I am totally lost by your argument about the BIS and see nothing in their work that shows they had any kind of insight at all.
I appreciate Tim Taylor. His posts explore ideas and educate.
” I am totally lost by your argument about the BIS and see nothing in their work that shows they had any kind of insight at all. ”
Before the crisis , that inability to “see” was widespread. Post-crisis , it’s a sign of a troubling disorder : Kool-Aid-induced blindness. ( Also , deafness ) :
“The Man Nobody Wanted to Hear: Global Banking Economist Warned of Coming Crisis”
“…Another expert who dissented from the Greenspan-Bernanke line was William White, the former economics adviser at the Bank for International Settlements, a publicly funded organization based in Basel, Switzerland, which serves as a central bank for central banks. In 2003, White and a colleague, Claudio Borio, attended the annual conference in Jackson Hole, where they argued that policymakers needed to take greater account of asset prices and credit expansion in setting interest rates, and that if a bubble appeared to be developing they ought to “lean against the wind”—raise rates. The audience, which included Greenspan and Bernanke, responded coolly…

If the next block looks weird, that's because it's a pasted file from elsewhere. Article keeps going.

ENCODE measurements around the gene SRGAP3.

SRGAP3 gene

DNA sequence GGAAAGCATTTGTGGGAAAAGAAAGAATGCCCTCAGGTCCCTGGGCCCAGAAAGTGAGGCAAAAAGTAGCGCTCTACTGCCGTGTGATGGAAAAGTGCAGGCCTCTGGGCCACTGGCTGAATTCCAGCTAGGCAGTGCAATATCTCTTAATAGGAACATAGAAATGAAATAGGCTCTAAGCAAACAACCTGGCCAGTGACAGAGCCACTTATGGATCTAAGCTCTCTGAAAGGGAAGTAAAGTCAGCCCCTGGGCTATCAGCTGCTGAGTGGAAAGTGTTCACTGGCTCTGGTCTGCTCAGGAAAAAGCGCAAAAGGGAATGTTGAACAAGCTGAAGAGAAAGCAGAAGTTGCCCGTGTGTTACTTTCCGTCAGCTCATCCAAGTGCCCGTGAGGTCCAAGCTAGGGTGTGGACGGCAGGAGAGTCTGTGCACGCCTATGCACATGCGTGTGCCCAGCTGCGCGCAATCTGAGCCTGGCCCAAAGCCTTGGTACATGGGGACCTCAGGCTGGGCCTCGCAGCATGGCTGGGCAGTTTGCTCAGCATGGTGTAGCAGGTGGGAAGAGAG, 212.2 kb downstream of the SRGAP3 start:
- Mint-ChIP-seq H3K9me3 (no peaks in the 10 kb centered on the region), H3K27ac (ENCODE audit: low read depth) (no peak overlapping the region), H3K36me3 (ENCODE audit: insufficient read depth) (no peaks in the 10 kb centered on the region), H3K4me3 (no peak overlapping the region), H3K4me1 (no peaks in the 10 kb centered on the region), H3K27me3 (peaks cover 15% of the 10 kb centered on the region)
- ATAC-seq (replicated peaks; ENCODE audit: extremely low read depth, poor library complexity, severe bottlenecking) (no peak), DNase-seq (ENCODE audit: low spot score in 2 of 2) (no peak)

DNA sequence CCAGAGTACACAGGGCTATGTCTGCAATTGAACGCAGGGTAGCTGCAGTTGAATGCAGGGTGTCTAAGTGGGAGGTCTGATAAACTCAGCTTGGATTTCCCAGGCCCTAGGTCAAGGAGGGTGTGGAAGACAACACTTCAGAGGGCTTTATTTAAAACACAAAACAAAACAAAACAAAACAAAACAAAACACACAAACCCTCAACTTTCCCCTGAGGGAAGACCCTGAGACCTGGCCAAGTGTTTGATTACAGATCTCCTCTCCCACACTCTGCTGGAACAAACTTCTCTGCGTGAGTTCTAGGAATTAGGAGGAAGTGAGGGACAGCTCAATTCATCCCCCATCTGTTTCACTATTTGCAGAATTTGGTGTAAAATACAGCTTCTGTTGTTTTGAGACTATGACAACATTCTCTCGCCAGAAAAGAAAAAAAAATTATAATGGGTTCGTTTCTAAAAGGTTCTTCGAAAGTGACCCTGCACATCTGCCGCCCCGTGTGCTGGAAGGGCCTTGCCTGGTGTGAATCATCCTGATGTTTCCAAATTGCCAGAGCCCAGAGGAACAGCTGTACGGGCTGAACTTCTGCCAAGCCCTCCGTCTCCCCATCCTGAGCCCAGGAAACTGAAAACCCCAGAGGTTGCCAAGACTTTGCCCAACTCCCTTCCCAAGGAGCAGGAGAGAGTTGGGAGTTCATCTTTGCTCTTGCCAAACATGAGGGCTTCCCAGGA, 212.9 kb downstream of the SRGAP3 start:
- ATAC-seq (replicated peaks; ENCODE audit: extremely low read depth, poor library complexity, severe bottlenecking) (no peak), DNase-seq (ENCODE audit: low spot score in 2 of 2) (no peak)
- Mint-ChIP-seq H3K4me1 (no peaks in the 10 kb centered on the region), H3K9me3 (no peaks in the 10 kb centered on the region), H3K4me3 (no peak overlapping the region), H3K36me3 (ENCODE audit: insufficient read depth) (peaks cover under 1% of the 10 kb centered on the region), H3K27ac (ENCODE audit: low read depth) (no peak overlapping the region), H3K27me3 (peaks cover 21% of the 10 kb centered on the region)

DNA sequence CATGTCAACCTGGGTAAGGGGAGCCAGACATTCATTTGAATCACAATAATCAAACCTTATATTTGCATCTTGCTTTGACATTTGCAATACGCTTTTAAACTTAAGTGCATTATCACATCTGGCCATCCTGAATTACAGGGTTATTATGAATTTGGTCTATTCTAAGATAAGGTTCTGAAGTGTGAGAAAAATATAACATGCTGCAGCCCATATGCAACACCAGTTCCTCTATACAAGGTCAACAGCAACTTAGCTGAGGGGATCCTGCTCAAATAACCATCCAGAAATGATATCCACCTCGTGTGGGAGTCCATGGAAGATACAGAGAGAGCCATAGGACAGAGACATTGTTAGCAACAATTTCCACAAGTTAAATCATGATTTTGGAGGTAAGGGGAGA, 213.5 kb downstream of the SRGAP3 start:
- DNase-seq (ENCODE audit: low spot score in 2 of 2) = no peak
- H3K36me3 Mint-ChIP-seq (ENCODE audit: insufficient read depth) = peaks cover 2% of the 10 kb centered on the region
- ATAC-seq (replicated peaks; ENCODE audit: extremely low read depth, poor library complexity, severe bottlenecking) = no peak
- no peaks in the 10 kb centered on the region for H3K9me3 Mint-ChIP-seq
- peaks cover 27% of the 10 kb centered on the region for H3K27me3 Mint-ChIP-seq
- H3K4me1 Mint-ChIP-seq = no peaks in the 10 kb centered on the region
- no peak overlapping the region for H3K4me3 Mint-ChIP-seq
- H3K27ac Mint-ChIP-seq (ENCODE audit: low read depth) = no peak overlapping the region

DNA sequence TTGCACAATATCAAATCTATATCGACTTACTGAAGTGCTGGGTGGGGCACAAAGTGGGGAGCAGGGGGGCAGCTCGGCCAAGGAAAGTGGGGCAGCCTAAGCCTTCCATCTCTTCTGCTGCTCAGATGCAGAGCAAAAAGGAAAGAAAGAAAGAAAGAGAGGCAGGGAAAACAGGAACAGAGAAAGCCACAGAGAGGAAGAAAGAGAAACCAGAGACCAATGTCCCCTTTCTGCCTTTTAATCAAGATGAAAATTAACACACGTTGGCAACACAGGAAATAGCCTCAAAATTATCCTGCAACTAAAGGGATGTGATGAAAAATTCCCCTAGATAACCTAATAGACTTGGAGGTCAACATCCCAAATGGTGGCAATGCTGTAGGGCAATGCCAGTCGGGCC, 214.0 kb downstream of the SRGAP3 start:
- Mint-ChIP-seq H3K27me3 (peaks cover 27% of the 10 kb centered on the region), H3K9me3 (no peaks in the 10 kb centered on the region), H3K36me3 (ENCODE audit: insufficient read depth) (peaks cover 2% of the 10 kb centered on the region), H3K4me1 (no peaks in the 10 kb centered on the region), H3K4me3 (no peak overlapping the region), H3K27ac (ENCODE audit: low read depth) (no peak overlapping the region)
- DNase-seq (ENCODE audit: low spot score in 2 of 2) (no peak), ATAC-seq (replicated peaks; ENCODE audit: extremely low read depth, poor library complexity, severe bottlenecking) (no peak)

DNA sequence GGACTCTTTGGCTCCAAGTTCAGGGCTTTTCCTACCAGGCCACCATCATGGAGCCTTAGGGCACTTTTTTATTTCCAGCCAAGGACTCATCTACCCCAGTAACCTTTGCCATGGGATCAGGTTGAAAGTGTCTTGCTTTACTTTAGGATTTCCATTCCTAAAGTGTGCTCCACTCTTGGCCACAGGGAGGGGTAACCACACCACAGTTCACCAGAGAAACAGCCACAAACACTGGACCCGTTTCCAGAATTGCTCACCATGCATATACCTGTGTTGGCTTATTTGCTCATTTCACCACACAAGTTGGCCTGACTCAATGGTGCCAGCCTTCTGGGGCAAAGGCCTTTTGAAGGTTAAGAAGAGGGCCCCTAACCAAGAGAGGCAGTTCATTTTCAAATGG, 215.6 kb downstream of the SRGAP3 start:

…Between 2004 and 2007, White and his colleagues continued to warn about the global credit boom, but they were largely ignored in the United States. “In the field of economics, American academics have such a large reputation that they sweep all before them,” White said. “If you add to that the personal reputation of the Maestro”—Greenspan—“it was very difficult for anybody else to come in and say there are problems building.”
The FED raised rates constantly during the period in question..
What? You wanted them to go from 1 to 20?
As you mentioned earlier, FED rates had nothing, zilch, zero, bupkus to do with the housing bubble.
Now you are trying to say it did.